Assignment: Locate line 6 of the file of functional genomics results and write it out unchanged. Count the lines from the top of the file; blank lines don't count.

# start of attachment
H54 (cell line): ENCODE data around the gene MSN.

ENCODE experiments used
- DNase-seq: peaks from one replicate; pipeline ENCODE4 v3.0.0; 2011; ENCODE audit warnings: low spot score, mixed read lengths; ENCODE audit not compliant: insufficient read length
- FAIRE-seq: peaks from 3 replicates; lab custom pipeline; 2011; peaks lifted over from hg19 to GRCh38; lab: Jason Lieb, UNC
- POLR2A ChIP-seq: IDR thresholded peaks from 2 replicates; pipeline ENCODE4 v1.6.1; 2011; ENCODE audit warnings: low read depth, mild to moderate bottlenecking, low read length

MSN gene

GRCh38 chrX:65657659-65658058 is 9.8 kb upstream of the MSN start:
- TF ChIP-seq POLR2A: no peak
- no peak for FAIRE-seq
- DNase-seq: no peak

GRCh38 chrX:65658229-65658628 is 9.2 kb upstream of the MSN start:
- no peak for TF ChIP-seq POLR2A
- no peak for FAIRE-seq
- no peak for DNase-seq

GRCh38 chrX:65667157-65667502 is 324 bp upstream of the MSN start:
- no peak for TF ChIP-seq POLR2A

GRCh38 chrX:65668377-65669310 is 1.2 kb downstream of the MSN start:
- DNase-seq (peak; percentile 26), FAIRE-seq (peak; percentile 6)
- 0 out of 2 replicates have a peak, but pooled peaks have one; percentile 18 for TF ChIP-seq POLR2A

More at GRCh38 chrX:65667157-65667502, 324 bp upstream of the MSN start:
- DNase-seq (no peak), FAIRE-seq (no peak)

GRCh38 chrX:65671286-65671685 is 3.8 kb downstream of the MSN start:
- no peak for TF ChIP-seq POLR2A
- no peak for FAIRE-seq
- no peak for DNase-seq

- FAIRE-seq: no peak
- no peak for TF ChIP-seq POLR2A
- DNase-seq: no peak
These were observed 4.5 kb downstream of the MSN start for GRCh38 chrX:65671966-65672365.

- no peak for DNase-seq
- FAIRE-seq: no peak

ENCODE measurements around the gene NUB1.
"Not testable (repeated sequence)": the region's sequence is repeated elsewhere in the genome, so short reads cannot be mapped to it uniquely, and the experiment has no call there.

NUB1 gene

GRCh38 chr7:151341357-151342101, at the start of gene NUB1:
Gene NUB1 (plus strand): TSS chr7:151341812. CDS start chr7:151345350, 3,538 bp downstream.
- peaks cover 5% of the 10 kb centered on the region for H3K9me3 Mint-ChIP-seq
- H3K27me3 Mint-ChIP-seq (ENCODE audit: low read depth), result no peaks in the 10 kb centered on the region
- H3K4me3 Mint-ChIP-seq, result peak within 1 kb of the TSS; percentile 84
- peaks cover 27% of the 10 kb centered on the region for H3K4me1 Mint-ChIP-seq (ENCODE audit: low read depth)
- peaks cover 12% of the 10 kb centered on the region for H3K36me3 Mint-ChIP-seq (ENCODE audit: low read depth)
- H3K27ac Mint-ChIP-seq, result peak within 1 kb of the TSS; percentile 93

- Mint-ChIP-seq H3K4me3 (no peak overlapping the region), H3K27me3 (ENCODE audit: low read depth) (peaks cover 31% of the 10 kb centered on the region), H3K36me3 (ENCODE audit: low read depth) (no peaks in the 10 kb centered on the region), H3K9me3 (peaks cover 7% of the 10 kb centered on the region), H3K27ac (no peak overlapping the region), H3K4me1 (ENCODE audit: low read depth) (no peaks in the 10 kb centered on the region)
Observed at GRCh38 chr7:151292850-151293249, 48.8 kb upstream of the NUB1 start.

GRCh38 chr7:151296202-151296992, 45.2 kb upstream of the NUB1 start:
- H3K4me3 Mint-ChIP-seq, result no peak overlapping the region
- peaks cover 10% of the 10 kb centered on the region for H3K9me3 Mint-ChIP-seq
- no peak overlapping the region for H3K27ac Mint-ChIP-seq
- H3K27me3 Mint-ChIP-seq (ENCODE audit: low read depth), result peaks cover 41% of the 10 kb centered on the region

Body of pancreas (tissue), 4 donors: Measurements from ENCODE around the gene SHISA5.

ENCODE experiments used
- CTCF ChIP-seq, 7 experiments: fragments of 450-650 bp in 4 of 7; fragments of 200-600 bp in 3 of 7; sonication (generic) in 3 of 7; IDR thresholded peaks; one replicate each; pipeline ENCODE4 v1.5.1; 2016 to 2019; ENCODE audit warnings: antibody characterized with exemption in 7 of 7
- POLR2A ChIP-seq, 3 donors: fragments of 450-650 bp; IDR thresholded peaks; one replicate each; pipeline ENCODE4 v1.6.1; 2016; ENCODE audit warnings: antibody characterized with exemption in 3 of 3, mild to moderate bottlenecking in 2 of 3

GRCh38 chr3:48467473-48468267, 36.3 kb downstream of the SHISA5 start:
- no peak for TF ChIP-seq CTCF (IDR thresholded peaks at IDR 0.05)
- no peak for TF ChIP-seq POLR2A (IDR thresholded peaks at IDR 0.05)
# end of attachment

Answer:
MSN gene